Professional Pub Pugilist

I'm ready for my shift drink.

The guy had come up behind Marcos and clocked him right in the head.  He was a bull and had good torque.  He smashed Marcos’ glasses right into his face.  Marcos was the head bouncer, and now, on his way down.  All the other guys on our side had their hands full fighting somebody else.  I was the only guy not busy, so it was up to me to deal with this bald, thick-necked side of beef.  He looked up at me and narrowed his eyes.  I was next.  This was one hell of a first night as a bouncer.  It was everything I feared, and soon, much more.

Before I go on, let me clarify that Marcos was not my buddy, Marko.  That’s why they have different names.  If I meant Marko, I would’ve spelled it that way.  Marcos was the actual name of the head bouncer at Chelsea Street Pub, the place I had just been hired at, and was now balls-deep in shit at.  Marko was probably back at the pad getting drunk.  That’s where I would’ve rather been.

Marcos too, now that I think about it.

I didn’t even want the job.  I was semi-employed at the time.   It was winter and I was doing odd jobs for this temperamental Santa Fe artist.  He had just built a huge studio honoring his grandiosity.  The paintings were alright.   I think they worked because they were so big.  Paint anything big enough and it becomes art.

That’s okay, I guess.  It’s American, that’s for sure.  Big house, big paintings, big studio, big ego, big attitude.  An emotional Central European, he would hug me and tell me he loved me like a brother one minute, then yell at me like I was a scrubwoman that knocked over a bucket of shit in his living room the next.  I bit my tongue and took it because I needed his money.  The small amount was keeping me alive, but what he made me eat to get it was upsetting my stomach.

I lived with my sister, Ina, and our friend Keller at the time, and was having trouble making the full rent.  They were spotting me the short and not making a big deal about it, but I felt bad.  When I saw the ad for doorman at this small, live music bar at the mall, I had Keller drive me to fill out an application.  I didn’t think I would get the job, but I wanted to show them I was trying.   On the application, I lied and said that I had worked as a hospital tech at a psych ward.  I figured wrestling down enraged 5150’s would be considered good experience and qualify me for this entry-level bouncer job.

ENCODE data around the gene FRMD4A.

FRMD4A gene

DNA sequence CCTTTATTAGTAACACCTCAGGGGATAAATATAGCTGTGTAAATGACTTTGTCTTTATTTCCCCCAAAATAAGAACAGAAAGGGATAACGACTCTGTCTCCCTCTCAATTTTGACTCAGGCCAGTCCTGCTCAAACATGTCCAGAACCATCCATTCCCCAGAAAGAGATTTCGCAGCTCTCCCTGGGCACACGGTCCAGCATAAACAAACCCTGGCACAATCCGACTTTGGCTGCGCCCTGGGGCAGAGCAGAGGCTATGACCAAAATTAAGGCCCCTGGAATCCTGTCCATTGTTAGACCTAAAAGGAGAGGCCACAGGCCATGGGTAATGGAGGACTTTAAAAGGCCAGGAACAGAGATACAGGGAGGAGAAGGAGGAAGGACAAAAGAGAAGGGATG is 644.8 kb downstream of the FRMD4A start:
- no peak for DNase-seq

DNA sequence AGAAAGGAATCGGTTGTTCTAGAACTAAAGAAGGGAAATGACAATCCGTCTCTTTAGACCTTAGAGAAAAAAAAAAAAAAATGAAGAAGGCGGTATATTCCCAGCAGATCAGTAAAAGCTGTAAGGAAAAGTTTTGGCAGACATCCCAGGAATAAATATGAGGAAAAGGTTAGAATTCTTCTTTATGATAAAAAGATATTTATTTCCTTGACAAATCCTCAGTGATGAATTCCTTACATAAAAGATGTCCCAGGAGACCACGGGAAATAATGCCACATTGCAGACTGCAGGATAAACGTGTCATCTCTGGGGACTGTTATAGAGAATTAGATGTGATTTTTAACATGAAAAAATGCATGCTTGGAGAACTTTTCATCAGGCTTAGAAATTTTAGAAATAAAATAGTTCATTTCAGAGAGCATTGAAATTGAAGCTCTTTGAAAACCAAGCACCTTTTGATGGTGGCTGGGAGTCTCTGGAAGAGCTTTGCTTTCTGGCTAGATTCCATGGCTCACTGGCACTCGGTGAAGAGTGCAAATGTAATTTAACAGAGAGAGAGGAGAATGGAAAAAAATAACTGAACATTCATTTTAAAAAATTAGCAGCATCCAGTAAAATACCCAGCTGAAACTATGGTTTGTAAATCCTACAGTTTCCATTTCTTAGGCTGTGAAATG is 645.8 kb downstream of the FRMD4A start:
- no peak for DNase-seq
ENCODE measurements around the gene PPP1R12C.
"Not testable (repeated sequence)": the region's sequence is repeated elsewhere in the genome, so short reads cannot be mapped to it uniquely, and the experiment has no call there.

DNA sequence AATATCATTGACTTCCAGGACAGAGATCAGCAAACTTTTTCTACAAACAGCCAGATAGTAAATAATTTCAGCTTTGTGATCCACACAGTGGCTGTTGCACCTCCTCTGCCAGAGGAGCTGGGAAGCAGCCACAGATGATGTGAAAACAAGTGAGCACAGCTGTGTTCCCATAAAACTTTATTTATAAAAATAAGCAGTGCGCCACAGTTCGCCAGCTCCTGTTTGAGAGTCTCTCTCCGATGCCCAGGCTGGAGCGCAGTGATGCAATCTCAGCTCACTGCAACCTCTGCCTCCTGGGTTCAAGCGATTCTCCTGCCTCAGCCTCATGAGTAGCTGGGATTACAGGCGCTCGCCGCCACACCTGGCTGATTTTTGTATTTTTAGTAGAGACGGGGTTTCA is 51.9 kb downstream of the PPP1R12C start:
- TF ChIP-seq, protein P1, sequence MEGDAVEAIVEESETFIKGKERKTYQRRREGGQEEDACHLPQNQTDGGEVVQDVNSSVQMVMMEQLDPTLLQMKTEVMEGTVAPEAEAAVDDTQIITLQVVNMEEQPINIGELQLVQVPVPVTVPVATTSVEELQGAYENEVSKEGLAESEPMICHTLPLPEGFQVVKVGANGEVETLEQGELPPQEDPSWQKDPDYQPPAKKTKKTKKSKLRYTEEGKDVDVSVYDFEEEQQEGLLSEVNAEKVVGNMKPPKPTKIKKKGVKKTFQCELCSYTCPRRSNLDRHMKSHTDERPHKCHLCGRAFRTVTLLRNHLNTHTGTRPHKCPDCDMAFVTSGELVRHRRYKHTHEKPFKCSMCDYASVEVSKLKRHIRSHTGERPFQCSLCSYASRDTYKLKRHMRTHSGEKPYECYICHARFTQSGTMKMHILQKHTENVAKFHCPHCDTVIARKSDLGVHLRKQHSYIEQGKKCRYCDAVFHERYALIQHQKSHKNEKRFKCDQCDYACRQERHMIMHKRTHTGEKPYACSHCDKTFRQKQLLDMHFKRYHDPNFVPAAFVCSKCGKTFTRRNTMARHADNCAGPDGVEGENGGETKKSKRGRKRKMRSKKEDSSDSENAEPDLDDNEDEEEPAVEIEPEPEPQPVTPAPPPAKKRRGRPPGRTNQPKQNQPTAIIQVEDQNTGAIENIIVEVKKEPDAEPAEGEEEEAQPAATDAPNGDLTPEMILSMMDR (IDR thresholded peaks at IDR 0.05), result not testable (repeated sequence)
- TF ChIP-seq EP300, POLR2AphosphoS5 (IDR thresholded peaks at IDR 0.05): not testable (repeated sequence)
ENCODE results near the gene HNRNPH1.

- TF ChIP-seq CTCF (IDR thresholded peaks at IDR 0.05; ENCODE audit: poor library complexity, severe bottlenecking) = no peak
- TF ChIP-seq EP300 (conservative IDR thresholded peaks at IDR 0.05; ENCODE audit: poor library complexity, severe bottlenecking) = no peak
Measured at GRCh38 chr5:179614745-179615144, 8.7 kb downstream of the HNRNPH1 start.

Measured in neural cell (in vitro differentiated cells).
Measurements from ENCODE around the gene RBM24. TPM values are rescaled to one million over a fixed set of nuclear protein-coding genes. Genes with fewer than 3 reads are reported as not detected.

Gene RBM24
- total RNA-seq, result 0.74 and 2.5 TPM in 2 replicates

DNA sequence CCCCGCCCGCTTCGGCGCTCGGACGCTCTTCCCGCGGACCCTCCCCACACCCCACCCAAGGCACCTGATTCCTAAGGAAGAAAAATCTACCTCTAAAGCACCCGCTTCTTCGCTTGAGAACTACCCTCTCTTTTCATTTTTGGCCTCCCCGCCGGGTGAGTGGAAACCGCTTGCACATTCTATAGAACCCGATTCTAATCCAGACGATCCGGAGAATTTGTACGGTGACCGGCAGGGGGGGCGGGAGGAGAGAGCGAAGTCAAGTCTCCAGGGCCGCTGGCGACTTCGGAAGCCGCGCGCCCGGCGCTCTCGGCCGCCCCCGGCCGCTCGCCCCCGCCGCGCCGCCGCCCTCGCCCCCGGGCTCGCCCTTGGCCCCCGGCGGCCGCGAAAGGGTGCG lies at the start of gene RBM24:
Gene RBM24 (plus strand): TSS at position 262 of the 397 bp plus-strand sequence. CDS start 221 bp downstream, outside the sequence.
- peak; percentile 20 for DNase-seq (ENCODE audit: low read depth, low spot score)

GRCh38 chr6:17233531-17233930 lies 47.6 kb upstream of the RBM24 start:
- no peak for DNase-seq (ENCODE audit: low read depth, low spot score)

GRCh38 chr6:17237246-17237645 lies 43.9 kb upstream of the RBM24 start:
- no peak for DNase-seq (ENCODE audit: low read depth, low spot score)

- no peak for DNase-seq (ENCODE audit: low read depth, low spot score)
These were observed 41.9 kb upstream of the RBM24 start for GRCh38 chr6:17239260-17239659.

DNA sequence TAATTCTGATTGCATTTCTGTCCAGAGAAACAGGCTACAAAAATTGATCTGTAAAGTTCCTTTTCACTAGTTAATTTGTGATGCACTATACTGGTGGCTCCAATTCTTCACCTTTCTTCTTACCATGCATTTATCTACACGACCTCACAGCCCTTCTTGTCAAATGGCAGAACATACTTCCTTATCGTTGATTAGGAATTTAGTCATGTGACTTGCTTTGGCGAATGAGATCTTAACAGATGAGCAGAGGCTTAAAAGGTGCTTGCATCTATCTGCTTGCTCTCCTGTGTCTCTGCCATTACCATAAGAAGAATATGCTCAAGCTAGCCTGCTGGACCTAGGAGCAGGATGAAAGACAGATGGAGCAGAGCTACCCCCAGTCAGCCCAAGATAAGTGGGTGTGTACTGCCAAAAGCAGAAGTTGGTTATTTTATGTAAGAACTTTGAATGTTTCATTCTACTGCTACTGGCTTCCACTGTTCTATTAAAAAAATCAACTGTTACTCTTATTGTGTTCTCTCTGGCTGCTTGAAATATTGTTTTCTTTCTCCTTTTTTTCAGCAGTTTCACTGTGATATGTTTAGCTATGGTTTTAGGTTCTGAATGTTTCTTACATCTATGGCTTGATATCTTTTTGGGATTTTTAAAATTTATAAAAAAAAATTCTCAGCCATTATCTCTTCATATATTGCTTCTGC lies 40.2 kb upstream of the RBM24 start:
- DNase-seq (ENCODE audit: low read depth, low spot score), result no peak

I figured right.  That would have been good experience to have before starting a job as a bouncer.  Except that I hadn’t actually done it.  I came home one day from serving my genius overlord, and Keller told me Chelsea Street called saying I got the job.  I sank a little.  I really didn’t want to keep borrowing money from him and Ina, as they weren’t exactly swimming in it themselves, but being a bouncer seemed kind of gnarly.  What if I got my ass kicked in front of a bunch of laughing people?  What if I got really hurt?  Or really killed?

I grabbed a beer to celebrate my good fortune, and take some of the edge off the terror that was pooling up in my solar plexus.

I wasn’t exactly new to fighting, as my lifestyle choices had assured enough encounters with other drunk angry males equally pissed-off about something.  That shit happened and you dealt with it.  That was different from coming in, punching a time clock, and waiting for it to come to you.  That seemed a little extra asking for it.  But then again, if getting into a fight was inevitable either way, why not make a little money in the meantime?  Thank God for beer.  Drink enough beer and everything becomes clear.  My destiny was unfurling before me.  I could tell the tortured artist to go fuck himself.  I was going to kick ass for a living.

The next night Keller drove me and dropped me off.  “Good luck,” he said.  “Yeah,” I said back, ” It’s a place at the mall, how bad can it be?”

What an idiot.  Chelsea St. was at that time, the premier club for bar brawling, much more so than up the road at Rodeo Nites.  (Taking into account fight breakout frequency on a per capita, of course.)  It didn’t quite rate a gladiator school, but wasn’t a day care either.  People were getting hurt at Chelsea Street.

Parzival the Innocent had just wandered into the dragon’s playground.

They served beer in pitchers and that spelled trouble.  I couldn’t see why.  If I was going to drink a lot of beer, I was going to do it, regardless of the container it came in.  Give me a shell with a hole drilled in it, and I will make your beer disappear.  All of it.